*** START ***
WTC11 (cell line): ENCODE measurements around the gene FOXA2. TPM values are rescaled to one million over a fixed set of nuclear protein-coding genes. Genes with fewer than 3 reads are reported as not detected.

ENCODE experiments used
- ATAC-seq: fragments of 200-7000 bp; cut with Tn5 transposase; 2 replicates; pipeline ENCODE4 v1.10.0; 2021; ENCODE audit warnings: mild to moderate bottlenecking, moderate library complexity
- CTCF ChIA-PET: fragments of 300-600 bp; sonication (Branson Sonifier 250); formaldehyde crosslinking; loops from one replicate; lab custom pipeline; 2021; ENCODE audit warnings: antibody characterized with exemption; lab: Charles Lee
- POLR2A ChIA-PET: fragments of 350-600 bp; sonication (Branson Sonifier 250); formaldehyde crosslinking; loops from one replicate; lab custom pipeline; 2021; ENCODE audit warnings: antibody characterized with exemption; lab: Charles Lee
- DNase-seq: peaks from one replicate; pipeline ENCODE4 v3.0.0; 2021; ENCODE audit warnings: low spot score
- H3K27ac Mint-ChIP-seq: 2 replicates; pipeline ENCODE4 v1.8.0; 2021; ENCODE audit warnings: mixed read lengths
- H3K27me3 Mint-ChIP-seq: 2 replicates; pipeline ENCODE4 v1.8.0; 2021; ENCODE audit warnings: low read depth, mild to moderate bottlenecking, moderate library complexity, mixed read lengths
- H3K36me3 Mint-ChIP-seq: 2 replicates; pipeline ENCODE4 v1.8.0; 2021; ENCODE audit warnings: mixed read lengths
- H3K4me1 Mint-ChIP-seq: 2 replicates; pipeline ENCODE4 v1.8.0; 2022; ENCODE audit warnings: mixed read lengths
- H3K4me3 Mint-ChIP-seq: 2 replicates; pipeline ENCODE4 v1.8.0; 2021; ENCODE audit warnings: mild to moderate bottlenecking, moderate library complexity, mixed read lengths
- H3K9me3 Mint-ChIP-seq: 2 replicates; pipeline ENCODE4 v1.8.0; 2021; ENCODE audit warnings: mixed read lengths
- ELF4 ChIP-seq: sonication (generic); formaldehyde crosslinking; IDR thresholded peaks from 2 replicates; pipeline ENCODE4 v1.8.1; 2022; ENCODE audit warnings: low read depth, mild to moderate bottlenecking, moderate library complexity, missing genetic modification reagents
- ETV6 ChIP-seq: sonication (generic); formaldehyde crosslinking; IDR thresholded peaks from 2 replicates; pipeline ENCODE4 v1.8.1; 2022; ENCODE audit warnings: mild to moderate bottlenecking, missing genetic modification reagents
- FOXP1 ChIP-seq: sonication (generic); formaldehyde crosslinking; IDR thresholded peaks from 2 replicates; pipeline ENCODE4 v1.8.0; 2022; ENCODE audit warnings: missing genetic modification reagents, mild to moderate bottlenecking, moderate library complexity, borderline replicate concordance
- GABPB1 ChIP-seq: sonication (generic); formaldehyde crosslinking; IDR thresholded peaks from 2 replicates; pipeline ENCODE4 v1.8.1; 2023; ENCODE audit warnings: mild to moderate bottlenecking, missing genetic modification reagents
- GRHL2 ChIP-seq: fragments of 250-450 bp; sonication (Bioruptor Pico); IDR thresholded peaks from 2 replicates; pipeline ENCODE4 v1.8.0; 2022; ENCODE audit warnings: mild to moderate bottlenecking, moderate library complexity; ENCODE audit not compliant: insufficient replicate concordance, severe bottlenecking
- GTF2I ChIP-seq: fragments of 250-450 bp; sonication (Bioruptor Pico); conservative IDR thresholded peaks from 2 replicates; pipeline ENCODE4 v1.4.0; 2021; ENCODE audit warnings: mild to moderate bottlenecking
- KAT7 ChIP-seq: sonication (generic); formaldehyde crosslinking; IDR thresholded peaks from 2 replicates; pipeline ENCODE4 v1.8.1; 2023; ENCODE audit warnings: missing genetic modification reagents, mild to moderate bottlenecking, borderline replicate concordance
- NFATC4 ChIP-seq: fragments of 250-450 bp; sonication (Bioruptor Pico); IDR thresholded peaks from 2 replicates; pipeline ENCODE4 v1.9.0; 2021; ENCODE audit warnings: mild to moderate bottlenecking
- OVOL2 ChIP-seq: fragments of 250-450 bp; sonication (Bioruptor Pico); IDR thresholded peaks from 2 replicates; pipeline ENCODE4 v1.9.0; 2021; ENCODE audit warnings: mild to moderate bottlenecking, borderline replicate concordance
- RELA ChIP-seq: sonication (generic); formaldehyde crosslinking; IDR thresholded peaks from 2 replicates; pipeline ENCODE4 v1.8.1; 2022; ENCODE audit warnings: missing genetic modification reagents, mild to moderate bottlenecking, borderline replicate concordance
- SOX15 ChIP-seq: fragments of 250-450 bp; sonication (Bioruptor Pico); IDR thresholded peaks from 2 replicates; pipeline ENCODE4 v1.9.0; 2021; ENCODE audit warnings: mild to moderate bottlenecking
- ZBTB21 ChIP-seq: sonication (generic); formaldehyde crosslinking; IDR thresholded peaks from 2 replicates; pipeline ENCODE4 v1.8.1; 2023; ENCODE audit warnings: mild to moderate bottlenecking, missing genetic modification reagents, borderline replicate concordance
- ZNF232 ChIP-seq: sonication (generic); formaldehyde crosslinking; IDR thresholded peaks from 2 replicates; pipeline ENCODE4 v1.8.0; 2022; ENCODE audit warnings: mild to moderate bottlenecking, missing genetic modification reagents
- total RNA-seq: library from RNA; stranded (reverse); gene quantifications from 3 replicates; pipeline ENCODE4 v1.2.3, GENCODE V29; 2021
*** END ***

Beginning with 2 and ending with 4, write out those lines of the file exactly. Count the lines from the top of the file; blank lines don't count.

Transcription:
ENCODE experiments used
- ATAC-seq: fragments of 200-7000 bp; cut with Tn5 transposase; 2 replicates; pipeline ENCODE4 v1.10.0; 2021; ENCODE audit warnings: mild to moderate bottlenecking, moderate library complexity
- CTCF ChIA-PET: fragments of 300-600 bp; sonication (Branson Sonifier 250); formaldehyde crosslinking; loops from one replicate; lab custom pipeline; 2021; ENCODE audit warnings: antibody characterized with exemption; lab: Charles Lee